ollowing on with his work in Stormtroopers Of Death (S.O.D.), Billy Milano (vocals; ex-Mastery/ex-Stormtroopers Of Death) formed his own M.O.D. (Method Of Destruction) with Tim McMurtrie (guitar), John Monte (bass) and Tim Mallare (drums). The groove oriented Hardcore on their debut U.S.A. for M.O.D. (1987) went virtually unnoticed due to the controversy over the lyrics being deemed as fascist and racist. In a famous open letter to the press, Milano defended his position by stating that most of the lyrics were actually written by Anthrax's Scott Ian and were originally used as part of the S.O.D. set. Further to this, he explained that to convey the emotions of the subjects discussed in the music he had to write them from the bigot's point of view. Although the controversy eventually went away, the album was tarred. The second album, Surfin' M.O.D. (1988), with Louis J. Svitek replacing McMurtrie, allowed Milano's sense of humor to show and demonstrated that they were moving in a more heavy metal/hardcore metal direction.
The next effort, Gross Misconduct (1989), tackled more serious subjects once more. The tour proved equally unhealthy for their career with Ballone breaking his arm. Unfortunately Milano would have to leave the band shortly after due to personal matters. He not only left the band but also left the music industry. Svitek and Monte, for their parts, would go on to form Mindfuck (then re-named to Mindfunk by order of the record company). Needless to say there was serious morale problems in the band and they split soon after the tour.
Mindfunk featured the membership of Louis J. Suitek and John Monte recruiting Pat Dunbar (vocals), Jason Coppola (guitar), Reed St. Mark (ex-Celtic Frost; drums) to release their self-titled debut in 1991 on the wave of the thrash metal/funk movement on the 'Epic' label before Jason Everman (ex-Nirvana) replaced both Coppola and St. Mark to release Dropped (1993) and People Who Fell From The Sky (1995) featuring Frank Ciampi on bass. The band never really got it off the ground and split thereafter.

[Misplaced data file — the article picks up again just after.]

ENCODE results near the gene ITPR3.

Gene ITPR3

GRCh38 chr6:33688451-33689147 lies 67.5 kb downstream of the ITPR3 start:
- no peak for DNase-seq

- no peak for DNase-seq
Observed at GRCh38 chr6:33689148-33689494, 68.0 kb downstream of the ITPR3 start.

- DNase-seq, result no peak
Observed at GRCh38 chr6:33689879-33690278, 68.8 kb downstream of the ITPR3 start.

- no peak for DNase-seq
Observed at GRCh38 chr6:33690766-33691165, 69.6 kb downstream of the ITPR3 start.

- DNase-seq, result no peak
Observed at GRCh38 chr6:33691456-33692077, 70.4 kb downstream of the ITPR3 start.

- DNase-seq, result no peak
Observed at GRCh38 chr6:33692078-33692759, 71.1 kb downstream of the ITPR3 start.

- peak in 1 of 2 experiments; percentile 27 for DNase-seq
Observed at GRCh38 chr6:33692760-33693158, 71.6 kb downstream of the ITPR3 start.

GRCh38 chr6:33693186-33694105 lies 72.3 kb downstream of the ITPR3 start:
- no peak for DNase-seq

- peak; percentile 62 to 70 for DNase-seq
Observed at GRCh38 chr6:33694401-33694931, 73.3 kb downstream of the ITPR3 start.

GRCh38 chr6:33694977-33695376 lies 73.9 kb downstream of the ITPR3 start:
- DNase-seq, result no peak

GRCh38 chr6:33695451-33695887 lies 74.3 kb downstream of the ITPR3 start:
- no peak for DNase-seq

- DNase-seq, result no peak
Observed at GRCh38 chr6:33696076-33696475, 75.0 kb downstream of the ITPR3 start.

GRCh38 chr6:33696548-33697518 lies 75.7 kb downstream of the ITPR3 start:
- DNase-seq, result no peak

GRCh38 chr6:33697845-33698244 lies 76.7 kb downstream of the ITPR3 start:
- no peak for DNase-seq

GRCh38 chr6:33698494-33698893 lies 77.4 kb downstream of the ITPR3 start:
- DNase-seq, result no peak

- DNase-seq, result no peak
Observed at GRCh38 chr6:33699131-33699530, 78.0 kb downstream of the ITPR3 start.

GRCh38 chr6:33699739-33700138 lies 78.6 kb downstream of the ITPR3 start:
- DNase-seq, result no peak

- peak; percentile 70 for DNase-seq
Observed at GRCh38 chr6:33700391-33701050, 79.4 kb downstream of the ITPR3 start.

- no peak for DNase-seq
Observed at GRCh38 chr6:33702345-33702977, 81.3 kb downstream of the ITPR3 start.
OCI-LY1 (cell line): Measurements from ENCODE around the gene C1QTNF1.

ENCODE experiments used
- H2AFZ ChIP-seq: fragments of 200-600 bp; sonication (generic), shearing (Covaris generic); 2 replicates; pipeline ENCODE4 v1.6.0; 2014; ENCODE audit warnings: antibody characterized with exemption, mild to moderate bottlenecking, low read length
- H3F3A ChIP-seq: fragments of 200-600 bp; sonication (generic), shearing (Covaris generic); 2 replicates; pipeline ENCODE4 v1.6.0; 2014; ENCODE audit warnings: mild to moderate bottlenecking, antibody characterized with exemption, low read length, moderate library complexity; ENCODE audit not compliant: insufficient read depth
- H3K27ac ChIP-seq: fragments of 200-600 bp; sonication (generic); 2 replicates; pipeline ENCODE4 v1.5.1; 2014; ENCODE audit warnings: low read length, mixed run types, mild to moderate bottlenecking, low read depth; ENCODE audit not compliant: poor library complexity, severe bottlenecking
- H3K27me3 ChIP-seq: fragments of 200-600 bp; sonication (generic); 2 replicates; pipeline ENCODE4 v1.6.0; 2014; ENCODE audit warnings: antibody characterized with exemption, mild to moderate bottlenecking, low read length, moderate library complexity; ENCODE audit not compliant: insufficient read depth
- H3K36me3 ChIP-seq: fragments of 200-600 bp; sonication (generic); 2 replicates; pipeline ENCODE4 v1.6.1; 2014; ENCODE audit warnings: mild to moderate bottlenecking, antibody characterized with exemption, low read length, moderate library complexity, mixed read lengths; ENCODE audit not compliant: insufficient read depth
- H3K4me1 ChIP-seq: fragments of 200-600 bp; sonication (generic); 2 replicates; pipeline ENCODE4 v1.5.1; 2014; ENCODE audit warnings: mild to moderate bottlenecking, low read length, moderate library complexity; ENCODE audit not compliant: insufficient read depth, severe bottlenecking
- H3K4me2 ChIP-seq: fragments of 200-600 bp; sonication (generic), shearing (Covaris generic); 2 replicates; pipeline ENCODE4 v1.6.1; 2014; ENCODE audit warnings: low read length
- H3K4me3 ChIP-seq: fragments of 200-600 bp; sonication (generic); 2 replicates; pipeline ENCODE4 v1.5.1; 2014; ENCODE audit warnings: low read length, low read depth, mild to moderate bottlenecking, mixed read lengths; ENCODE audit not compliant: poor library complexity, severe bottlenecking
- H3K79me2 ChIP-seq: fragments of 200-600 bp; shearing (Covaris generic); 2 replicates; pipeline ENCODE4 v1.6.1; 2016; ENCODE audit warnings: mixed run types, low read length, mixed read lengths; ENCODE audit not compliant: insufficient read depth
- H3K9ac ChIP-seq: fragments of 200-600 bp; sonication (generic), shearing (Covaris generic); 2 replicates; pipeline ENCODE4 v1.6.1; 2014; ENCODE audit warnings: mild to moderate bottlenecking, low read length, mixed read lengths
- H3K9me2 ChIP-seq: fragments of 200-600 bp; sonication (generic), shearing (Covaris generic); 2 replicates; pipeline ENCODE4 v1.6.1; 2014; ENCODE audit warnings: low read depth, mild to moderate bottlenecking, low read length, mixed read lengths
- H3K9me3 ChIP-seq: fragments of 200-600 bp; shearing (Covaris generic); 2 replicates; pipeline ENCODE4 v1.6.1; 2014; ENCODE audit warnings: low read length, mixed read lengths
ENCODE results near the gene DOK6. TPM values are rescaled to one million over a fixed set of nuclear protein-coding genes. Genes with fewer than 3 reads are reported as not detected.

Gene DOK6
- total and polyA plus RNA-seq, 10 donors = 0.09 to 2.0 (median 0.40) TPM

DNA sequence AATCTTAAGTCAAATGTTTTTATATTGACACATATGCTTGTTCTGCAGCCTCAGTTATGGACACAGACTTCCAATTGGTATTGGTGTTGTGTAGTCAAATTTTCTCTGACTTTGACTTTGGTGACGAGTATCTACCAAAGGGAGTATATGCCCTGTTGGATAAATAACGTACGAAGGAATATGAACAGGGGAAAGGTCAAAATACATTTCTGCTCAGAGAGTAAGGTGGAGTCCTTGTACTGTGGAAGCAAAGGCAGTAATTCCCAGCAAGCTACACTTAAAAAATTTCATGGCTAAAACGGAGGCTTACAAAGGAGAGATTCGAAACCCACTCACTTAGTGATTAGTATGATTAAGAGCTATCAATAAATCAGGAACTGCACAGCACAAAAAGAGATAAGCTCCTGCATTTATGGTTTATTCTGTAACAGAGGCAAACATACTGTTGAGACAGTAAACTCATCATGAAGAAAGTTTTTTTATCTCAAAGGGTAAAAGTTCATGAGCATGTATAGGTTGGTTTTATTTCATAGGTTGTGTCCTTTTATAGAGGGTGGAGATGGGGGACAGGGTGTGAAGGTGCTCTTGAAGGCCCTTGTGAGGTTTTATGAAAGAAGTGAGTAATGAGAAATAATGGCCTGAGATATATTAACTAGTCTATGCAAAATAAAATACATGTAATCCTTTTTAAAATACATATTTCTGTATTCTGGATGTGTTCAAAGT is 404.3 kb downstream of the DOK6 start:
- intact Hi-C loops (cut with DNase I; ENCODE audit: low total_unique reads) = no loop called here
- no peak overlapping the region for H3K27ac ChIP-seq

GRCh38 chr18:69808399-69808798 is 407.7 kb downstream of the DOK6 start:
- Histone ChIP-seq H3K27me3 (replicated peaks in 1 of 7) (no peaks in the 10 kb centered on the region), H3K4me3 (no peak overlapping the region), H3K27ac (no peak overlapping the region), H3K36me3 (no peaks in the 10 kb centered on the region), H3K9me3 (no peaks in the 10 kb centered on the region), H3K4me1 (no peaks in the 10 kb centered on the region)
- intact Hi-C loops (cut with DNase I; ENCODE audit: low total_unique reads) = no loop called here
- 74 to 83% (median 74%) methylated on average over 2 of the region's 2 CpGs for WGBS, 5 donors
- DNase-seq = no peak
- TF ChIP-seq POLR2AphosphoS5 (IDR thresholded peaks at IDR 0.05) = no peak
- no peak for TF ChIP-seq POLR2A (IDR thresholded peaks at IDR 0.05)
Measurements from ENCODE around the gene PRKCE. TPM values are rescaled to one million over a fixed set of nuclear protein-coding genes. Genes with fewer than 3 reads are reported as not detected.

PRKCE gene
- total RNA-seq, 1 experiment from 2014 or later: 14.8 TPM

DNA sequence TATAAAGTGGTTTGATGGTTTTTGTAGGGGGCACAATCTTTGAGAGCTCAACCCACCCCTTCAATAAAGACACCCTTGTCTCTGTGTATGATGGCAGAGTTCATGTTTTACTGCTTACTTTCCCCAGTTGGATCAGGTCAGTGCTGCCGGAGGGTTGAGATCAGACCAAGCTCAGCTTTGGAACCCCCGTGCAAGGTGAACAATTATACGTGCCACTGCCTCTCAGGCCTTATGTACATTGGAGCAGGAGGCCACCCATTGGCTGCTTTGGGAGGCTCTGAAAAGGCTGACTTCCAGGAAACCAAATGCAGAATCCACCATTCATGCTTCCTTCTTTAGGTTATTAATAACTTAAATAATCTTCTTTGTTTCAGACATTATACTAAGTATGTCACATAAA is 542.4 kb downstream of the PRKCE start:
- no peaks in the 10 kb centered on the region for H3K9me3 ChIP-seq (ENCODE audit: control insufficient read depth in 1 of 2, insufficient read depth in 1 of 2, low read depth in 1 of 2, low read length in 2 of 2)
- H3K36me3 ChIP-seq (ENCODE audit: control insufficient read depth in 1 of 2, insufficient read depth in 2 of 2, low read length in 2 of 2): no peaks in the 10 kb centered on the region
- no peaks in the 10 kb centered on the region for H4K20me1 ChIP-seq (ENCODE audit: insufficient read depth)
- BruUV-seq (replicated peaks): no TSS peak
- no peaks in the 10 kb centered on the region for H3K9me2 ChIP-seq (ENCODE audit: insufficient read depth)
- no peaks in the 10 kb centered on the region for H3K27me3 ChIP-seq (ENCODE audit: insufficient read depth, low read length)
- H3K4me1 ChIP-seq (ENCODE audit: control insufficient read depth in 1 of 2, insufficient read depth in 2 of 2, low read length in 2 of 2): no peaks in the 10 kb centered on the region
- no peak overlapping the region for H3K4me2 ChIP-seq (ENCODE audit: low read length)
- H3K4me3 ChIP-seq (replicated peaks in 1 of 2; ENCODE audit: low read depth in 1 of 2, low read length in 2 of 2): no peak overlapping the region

Milano appeared to not the type to quit so quickly, however, and after the S.O.D. reunion M.O.D. was revived in 1992. He got together a new group of musicians including himself now taking on bass (like he used to back in his days with Psychos) with Tim McMurtie (guitar/vocals) and Dave Chavarri (drums). The resulting Rhythm Of Fear (1992) sounded so solid it was like they had never broke up. The line-up, however, proved not to be as solid, with several changes occurring resulting in Devolution (1994), featuring Milano and Chavarri returning with Bob Moscheti on bass and Tommy Klimchuck on lead guitar. After the release of their Loved By Thousands, Hated By Millions (1995) "best of..." album they moved on, now sounding more like Biohazard and Sick Of It All, for the release of Dictated Aggression (1996), an issue of little concern for the revised three-man line-up of just Milano, Chavarri and Joe Young (guitar) as they were still recognized as playing solid hardcore metal, a style continued on The Rebel You Love To Hate (2003) with Billy Milano (vocals) with his new buddies Joe Affe (guitar) and Danny Burkhardt (drums).
Well, that line-up didn't last for Milano recruited Scott Sargeant (guitars), Christopher Dawson (bass) and Derek Lopez (drums) for the release of Red, White And Screwed (2007).
When M.O.D. returned in 2017, Milano had recruited Ben Drinkin (guitars), Jason Kottwitz (guitars), Tim Casterline (bass) and Felix Griffin (drums; ex-D.R.I.) to release Busted, Broke & American and their first live effort Rock Hotel, The Ritz, 1987 that same year.
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|City||New York, New York|
|Active Years||1986-1997, 2001-2008, 2012-2015, 2015-|
|RRCA File Code||REV00242|